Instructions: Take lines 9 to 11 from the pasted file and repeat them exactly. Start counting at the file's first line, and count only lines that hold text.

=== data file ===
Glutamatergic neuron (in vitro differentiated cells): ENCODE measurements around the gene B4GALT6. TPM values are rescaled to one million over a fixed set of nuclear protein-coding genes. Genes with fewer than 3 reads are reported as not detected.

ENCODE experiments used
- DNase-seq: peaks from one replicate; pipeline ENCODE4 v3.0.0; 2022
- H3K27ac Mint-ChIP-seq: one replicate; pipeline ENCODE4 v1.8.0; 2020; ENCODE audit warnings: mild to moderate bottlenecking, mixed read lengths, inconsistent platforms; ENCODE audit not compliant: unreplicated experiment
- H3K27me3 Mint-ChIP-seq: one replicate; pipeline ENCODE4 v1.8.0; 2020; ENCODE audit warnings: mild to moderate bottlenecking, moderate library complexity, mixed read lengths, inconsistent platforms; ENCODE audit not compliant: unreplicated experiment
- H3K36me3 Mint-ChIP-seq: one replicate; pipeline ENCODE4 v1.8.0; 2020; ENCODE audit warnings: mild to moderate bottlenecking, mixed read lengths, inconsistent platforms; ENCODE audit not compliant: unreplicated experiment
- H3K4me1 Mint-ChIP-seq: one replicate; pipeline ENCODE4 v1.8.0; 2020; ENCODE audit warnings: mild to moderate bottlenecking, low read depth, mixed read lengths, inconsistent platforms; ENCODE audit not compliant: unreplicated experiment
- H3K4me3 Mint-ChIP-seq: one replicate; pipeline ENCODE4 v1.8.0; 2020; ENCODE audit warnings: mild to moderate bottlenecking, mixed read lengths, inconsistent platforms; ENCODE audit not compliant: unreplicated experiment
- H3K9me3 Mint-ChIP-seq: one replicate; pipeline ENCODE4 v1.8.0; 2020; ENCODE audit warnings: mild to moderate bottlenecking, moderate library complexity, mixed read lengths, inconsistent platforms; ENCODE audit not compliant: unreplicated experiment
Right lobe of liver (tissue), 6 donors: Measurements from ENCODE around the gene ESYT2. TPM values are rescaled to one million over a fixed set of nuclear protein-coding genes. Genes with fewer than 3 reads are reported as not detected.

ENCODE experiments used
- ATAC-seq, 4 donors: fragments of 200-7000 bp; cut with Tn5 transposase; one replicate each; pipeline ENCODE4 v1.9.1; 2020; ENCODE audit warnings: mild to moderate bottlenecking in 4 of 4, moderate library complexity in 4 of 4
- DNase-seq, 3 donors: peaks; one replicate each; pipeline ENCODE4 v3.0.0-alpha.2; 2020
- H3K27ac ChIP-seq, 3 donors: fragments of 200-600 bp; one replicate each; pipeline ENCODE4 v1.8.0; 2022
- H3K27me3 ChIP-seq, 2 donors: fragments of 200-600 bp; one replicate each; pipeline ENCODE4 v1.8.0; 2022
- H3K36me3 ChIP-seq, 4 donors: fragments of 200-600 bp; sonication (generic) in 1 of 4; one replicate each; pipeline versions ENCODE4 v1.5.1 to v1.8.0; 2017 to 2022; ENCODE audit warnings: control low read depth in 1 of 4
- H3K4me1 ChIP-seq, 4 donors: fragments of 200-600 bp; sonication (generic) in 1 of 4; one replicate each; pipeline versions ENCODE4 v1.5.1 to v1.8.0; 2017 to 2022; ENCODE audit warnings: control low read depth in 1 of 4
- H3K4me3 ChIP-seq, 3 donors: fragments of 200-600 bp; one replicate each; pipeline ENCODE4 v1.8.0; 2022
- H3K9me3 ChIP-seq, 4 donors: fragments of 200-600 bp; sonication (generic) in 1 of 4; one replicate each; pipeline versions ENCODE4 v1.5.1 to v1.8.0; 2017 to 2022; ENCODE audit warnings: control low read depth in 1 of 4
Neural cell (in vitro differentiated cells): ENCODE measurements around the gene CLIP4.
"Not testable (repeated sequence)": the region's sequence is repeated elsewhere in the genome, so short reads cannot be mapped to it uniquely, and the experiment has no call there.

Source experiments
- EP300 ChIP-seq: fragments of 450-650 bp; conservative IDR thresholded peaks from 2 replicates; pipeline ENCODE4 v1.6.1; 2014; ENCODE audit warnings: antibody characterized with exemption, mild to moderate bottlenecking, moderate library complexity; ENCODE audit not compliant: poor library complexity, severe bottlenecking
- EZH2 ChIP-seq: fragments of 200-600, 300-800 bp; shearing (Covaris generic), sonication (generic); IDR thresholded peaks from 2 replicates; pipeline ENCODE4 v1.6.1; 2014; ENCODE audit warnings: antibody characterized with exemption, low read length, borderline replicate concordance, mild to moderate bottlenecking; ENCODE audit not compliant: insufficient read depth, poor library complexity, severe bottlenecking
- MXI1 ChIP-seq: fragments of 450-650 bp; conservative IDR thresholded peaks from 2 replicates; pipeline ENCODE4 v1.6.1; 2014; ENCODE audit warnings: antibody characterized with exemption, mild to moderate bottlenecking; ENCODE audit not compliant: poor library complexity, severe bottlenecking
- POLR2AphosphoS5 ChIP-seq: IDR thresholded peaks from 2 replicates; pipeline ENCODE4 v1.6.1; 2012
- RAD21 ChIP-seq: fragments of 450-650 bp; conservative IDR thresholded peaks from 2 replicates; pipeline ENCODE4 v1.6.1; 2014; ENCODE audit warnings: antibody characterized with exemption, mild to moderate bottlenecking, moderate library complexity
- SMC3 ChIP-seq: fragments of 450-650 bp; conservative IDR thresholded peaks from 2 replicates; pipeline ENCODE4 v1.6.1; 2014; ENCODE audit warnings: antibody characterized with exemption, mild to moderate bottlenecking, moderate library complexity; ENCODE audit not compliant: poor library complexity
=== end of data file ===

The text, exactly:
- H3K9me3 Mint-ChIP-seq: one replicate; pipeline ENCODE4 v1.8.0; 2020; ENCODE audit warnings: mild to moderate bottlenecking, moderate library complexity, mixed read lengths, inconsistent platforms; ENCODE audit not compliant: unreplicated experiment
Right lobe of liver (tissue), 6 donors: Measurements from ENCODE around the gene ESYT2. TPM values are rescaled to one million over a fixed set of nuclear protein-coding genes. Genes with fewer than 3 reads are reported as not detected.

ENCODE experiments used